Sunday, May 4, 2014

GODZILLA VS. BIOLLANTE (1989): 30 Days of Godzilla

DAY 18


Often overlooked because of its obscurity, Godzilla vs. Biollante is one of the freshest, most imaginative, and most technically advanced Godzilla films to emerge in over 20 years. Set directly after the events of The Return of Godzilla, the King of the Monsters returns with a jaw-dropping new look to battle one of his strangest enemies ever.

Following the events of The Return of Godzilla in which Godzilla laid waste to Tokyo before being lured to his apparent death in the fiery pit of Mt. Mihara, cleanup crews are sifting through the rubble of Tokyo collecting Godzilla skin cells for scientific study. However, Japan's not the only world power interested in the world-altering potential of Godzilla research. Some are even willing to kill for it. Armed agents employed by the US genetic engineering firm Bio-Major attempt to steal one of the samples but are in turn gunned down by an assassin and mercenary named SSS9 who is working for the Middle Eastern nation of Saradia. In Saradia, Japanese geneticist Genshiro Shiragami (Kôji Takahashi) and his daughter Erika (Yasuko Sawaguchi) are tasked with using the stolen Godzilla cells to breed a species of vegetation that will grow in the harsh Saradian deserts. Their work is cut short, however, when a bombing orchestrated by Bio-Major destroys the research facility and kills Erika.

Agent SSS9: License to Rock Driving Gloves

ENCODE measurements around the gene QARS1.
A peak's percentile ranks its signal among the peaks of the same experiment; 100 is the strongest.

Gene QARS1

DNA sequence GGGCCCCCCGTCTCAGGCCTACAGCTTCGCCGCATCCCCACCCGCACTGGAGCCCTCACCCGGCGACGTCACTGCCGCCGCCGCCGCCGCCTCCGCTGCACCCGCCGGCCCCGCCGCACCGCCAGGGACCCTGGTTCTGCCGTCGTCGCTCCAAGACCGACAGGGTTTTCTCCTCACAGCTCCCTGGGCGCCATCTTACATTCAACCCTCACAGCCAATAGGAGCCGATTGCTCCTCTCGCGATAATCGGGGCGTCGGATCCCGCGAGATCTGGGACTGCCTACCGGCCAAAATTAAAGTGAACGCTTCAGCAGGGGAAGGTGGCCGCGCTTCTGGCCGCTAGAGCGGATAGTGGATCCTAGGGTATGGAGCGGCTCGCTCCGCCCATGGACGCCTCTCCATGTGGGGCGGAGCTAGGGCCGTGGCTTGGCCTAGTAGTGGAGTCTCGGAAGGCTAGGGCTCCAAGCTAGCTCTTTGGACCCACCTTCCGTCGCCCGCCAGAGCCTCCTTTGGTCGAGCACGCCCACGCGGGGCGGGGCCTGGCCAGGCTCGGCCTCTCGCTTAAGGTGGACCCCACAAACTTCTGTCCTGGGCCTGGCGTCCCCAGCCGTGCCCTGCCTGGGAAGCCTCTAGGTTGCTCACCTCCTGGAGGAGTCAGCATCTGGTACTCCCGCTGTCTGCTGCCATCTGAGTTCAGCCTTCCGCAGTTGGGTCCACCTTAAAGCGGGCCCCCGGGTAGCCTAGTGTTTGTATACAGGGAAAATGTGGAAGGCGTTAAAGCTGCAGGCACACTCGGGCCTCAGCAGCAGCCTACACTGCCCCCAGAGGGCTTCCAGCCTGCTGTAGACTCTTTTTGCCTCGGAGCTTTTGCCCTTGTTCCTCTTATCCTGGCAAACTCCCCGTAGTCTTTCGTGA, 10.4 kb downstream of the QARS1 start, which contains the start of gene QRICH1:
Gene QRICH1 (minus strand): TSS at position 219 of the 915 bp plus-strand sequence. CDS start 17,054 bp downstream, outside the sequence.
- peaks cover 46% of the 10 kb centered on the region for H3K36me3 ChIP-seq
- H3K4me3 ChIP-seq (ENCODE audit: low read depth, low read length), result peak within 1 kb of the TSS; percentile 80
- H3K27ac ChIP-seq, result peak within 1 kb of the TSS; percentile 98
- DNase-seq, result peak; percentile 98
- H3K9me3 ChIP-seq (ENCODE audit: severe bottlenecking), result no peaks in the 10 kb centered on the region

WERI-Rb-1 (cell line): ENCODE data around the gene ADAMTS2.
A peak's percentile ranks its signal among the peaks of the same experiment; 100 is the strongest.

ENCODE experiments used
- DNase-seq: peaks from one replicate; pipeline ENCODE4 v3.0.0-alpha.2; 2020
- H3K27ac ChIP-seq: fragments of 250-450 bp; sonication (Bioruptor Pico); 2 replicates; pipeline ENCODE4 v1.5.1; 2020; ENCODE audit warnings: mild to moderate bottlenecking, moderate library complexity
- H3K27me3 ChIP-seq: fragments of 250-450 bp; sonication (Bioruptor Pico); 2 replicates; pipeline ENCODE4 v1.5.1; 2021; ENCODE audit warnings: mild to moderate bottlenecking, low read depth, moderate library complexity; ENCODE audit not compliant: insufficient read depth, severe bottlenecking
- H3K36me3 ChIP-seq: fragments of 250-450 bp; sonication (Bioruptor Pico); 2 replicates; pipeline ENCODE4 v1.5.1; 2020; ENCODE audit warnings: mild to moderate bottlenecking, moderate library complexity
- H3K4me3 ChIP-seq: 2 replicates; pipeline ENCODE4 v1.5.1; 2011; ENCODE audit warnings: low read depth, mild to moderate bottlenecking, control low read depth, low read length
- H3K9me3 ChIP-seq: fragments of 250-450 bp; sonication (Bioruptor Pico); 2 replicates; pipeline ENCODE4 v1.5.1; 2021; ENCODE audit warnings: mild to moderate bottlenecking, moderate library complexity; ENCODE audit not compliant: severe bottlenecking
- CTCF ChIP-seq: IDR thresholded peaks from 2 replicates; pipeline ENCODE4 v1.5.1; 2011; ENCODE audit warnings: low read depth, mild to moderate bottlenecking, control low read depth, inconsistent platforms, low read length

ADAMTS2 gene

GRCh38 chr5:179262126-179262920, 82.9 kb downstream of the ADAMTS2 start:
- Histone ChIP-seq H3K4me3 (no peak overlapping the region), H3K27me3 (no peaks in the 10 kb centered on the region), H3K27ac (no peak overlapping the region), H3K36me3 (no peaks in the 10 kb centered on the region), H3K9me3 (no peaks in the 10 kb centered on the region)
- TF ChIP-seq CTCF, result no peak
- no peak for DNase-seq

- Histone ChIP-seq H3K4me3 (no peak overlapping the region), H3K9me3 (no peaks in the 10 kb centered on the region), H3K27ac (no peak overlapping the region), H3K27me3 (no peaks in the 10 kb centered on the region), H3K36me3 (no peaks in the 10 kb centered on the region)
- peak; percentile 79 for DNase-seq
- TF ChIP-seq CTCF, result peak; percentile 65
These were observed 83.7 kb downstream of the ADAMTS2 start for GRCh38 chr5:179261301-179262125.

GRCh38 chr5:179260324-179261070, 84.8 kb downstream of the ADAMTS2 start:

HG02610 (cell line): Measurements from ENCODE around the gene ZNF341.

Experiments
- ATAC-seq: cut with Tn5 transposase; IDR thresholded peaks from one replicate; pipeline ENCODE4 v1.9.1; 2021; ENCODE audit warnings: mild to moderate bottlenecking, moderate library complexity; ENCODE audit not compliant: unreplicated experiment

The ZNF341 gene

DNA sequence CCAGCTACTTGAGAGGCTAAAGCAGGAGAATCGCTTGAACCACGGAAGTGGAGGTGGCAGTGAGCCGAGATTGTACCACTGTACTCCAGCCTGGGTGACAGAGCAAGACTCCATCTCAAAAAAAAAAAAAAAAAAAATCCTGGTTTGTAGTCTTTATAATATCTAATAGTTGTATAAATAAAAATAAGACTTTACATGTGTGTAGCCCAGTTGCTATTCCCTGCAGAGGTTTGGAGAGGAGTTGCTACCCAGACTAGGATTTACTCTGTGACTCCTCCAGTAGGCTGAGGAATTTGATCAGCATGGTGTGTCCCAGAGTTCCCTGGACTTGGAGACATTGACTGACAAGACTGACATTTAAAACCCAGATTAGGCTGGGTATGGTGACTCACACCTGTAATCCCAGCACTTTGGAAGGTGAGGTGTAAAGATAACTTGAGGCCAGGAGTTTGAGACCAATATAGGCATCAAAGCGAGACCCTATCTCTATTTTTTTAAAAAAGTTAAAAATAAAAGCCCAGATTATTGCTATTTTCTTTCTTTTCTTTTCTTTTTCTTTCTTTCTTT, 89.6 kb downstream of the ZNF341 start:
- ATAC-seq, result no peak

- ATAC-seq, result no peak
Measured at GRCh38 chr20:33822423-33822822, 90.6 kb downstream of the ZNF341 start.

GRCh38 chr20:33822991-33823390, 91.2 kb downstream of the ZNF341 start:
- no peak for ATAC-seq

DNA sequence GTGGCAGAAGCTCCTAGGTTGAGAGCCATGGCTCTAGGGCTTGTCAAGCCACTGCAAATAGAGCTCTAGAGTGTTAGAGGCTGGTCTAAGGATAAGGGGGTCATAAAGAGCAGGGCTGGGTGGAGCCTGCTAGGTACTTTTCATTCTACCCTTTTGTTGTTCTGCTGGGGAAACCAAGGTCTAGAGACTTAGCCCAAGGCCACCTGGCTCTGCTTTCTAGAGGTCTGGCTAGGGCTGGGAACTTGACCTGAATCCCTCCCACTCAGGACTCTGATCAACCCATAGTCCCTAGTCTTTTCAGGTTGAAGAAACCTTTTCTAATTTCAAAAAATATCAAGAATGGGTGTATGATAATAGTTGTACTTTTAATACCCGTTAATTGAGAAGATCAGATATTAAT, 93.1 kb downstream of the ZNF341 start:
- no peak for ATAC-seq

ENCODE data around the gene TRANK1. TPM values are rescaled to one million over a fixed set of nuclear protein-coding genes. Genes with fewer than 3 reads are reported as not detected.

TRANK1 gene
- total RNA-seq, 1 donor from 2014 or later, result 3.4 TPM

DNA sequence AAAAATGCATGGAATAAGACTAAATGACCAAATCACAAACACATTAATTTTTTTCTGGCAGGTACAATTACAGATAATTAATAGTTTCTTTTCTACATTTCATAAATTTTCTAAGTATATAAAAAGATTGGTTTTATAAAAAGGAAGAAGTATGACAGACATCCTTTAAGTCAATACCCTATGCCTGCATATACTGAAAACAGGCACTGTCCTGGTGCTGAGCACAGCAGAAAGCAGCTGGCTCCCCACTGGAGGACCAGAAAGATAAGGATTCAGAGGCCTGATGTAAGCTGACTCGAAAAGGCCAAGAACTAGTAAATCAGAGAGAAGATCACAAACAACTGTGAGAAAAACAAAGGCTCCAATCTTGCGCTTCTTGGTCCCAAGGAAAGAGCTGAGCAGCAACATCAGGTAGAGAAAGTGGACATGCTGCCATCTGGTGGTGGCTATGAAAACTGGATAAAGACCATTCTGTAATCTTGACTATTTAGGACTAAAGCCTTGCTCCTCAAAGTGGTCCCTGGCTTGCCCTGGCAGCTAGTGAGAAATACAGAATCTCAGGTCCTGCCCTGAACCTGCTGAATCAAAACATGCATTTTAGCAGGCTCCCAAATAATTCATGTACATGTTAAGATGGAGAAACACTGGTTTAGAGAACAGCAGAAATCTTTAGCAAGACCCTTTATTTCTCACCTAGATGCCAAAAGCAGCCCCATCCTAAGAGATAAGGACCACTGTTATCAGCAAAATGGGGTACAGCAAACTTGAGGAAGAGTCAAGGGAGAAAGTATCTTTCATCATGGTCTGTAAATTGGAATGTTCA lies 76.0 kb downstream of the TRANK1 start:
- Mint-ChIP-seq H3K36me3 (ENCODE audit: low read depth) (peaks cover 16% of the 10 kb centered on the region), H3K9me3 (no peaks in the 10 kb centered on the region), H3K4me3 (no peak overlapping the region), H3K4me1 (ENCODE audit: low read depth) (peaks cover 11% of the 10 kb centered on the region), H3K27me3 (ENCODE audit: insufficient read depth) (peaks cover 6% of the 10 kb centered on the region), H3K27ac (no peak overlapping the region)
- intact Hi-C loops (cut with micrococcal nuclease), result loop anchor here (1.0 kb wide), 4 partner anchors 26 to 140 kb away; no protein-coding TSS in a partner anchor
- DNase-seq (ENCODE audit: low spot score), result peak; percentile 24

Five years later, psychics Miki Saegusa (Megumi Odaka) and Asuka Okochi (Yoshiko Tanaka), from an institution and research facility for children with ESP and psychic abilities, begin to have terrible premonitions about Godzilla's return.Colonel Gondo (Tôru Minegishi) and Colonel Sho Koruki (Masanobu Takashima) of the Japanse Self Defense Force takes their warnings seriously and discover that Godzilla is indeed alive and active within the volcano. Having barely defeated Godzilla in 1984 time, the government fast-tracks a plan to use Godzilla cells being held at the Okochi Foundation (a scientific foundation run by Asuka's father) to genetically engineer a nuclear-eating bacteria as a weapon against the Godzilla. Shiragami, who has been despondent and reclusive since the death of his daughter, agrees to help create the bacteria in exchange for the chance to study the Godzilla cells in his own laboratory. Despite the protest of Asuka's geneticist boyfriend Kazuhito Kirishima (Kunihiko Mitamura), the government agrees to Shiragami's unusual stipulation. What they don't realize, however, is that Shiragami has been secretly experimenting with plant and human DNA. In a deluded attempt to keep his daughter somehow alive, he's engineered a rose that contains Erika's DNA. He then splices his plant/human hybrid with Godzilla cells in hopes of making his plant/daughter truly immortal. Instead, the plant mutates into a giant mobile plant monster: Biollante.

Now that's what I call "Flower Power"